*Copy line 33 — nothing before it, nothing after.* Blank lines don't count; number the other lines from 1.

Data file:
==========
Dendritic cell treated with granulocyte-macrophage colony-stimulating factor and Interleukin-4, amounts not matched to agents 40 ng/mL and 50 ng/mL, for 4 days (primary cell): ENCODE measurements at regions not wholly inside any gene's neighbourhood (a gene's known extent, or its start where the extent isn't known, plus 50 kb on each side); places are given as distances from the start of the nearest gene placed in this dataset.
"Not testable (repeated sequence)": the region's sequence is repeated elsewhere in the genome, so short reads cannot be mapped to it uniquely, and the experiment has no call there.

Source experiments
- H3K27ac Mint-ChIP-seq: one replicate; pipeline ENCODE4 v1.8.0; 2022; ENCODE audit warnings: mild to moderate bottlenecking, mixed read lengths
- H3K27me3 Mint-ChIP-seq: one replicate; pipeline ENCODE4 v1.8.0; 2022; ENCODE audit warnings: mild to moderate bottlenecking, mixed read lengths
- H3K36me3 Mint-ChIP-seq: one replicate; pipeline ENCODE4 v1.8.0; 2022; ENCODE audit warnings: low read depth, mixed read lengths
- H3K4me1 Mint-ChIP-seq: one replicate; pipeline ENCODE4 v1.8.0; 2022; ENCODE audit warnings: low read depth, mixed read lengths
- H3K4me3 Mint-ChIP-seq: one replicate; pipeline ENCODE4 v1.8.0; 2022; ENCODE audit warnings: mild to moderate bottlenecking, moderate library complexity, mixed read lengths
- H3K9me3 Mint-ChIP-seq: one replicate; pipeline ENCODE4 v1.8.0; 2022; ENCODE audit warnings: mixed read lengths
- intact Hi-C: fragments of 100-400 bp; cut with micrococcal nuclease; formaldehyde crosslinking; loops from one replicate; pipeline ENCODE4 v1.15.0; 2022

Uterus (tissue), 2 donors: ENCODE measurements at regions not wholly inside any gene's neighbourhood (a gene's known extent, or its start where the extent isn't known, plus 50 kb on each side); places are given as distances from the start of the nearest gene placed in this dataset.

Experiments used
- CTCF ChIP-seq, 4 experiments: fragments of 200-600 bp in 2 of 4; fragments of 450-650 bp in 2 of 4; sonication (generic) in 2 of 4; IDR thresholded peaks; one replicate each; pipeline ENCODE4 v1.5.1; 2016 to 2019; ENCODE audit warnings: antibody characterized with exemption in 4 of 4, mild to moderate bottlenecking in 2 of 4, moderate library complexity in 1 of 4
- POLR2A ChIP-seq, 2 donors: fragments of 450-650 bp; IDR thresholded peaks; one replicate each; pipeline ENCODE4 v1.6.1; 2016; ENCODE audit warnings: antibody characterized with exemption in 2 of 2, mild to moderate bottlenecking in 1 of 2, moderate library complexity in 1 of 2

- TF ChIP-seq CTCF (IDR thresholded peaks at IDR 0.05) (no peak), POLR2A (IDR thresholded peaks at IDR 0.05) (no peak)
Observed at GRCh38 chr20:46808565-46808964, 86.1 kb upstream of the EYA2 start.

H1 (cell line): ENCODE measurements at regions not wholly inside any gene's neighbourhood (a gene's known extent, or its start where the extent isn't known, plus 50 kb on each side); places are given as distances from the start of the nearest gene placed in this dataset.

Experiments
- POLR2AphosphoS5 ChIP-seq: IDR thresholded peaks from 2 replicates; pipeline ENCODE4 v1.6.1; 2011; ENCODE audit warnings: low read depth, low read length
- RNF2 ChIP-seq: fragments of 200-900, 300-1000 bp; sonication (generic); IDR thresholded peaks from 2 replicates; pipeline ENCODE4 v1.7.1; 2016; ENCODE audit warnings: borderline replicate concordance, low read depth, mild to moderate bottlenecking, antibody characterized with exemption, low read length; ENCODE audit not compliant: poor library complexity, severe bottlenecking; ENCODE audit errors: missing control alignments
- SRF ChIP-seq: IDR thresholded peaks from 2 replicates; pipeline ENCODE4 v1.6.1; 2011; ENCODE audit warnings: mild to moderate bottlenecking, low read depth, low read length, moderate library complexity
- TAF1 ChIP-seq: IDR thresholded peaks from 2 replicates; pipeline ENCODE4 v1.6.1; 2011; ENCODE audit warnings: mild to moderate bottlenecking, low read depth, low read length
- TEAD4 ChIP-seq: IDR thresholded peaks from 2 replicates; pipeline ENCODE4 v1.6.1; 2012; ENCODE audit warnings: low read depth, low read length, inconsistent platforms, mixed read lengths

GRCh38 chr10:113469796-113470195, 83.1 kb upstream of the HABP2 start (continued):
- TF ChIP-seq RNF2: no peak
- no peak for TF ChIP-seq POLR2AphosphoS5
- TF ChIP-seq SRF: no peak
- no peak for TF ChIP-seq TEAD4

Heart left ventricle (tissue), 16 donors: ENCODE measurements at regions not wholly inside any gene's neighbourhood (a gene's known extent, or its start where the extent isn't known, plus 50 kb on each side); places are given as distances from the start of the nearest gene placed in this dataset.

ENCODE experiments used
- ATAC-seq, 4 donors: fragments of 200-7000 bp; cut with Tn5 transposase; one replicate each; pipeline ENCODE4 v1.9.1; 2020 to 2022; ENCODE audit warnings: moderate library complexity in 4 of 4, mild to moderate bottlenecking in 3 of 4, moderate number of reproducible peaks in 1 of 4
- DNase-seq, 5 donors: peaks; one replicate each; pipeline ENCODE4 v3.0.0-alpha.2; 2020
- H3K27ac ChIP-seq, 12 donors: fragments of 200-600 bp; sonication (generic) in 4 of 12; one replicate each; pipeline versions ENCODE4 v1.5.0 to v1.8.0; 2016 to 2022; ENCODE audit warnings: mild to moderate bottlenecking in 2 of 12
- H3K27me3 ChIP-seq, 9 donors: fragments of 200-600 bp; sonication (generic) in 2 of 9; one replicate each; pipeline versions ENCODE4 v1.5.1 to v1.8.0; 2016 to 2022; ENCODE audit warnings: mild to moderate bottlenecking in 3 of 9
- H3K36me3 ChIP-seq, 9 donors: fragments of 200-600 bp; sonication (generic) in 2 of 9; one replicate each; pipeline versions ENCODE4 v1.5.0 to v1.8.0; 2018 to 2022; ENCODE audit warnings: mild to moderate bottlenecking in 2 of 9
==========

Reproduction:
- H3K27ac ChIP-seq, 12 donors: fragments of 200-600 bp; sonication (generic) in 4 of 12; one replicate each; pipeline versions ENCODE4 v1.5.0 to v1.8.0; 2016 to 2022; ENCODE audit warnings: mild to moderate bottlenecking in 2 of 12